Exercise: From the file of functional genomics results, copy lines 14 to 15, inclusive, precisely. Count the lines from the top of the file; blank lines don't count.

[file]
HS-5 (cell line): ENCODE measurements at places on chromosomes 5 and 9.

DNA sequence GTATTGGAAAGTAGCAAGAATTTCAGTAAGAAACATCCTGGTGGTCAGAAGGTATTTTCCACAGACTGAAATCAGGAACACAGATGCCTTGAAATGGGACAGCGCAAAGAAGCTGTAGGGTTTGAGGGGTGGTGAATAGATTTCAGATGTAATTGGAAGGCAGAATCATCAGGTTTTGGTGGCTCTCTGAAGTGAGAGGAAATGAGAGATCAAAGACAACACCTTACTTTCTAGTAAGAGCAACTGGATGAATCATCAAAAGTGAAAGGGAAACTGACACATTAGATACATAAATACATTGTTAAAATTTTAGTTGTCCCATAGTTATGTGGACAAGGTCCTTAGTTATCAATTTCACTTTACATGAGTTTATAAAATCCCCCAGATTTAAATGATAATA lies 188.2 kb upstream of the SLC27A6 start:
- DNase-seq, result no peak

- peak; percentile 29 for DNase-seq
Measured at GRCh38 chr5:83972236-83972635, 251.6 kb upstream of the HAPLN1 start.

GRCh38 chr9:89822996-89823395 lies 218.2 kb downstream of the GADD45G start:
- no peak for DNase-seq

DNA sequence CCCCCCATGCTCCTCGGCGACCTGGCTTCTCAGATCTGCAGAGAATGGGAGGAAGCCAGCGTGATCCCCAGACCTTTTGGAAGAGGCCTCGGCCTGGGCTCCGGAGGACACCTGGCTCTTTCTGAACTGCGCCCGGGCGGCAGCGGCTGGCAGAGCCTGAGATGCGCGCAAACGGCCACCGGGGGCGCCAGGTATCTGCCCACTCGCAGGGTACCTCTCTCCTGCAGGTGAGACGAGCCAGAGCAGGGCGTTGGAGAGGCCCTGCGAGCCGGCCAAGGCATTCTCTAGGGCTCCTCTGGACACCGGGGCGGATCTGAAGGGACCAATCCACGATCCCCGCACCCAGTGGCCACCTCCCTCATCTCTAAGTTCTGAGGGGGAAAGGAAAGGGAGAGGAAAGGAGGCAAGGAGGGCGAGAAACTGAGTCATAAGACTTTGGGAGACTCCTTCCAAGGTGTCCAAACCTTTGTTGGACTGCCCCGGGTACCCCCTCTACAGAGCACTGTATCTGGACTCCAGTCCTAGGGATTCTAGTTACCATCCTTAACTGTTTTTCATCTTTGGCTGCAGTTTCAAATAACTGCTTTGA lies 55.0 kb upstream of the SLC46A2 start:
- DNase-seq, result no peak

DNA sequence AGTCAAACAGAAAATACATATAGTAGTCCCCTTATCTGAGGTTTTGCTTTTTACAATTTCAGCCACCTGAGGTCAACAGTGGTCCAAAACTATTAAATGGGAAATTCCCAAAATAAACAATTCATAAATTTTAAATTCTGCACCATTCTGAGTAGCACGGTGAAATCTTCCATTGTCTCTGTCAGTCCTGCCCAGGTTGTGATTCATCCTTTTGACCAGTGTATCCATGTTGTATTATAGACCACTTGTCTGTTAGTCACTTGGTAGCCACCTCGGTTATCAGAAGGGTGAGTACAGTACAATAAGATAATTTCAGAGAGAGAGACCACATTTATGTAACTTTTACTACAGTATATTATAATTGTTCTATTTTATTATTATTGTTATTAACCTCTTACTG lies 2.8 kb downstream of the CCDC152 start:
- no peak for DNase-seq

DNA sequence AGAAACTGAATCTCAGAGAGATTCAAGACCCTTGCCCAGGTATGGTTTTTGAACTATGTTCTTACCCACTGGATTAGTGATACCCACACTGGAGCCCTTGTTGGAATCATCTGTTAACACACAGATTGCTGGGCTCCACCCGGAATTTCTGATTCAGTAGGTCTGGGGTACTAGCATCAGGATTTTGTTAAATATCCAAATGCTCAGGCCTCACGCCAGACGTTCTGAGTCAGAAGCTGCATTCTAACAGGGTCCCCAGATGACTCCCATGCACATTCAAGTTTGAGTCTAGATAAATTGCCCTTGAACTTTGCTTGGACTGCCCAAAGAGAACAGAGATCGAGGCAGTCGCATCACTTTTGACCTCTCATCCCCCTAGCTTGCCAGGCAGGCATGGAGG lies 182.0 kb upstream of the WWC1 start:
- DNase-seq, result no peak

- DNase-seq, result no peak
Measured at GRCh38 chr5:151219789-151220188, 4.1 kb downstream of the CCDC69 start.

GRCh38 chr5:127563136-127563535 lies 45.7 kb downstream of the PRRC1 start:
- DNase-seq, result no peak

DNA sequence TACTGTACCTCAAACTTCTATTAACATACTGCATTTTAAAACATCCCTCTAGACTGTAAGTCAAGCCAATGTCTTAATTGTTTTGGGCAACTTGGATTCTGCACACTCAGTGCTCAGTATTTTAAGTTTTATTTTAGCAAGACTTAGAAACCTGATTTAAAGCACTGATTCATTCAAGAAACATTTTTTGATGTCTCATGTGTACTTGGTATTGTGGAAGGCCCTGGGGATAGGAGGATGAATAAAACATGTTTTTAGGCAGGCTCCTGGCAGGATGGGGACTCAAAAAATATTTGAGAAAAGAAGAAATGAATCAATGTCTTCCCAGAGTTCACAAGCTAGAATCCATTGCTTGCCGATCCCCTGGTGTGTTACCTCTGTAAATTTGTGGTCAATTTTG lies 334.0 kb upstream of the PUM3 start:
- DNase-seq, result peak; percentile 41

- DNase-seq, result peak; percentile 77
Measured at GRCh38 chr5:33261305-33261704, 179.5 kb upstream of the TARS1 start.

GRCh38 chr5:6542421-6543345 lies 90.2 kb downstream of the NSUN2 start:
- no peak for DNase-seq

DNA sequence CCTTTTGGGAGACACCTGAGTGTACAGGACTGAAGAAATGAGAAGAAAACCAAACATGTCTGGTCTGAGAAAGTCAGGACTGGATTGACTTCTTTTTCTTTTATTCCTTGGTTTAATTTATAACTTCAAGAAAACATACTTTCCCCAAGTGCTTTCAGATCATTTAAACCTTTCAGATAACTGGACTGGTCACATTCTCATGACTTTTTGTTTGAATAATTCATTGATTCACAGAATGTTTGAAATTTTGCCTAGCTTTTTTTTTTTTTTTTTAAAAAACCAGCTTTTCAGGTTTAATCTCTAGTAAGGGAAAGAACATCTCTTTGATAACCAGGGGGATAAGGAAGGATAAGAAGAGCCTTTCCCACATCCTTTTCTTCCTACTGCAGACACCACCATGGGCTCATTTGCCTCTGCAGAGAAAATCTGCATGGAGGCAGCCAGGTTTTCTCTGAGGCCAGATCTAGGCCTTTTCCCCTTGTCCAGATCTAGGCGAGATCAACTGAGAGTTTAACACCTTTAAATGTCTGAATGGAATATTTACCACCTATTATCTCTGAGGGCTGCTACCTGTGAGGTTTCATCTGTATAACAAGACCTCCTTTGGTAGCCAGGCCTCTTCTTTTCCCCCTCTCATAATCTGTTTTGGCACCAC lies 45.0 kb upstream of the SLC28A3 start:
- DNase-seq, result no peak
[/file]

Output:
- DNase-seq, result no peak
Measured at GRCh38 chr5:151219789-151220188, 4.1 kb downstream of the CCDC69 start.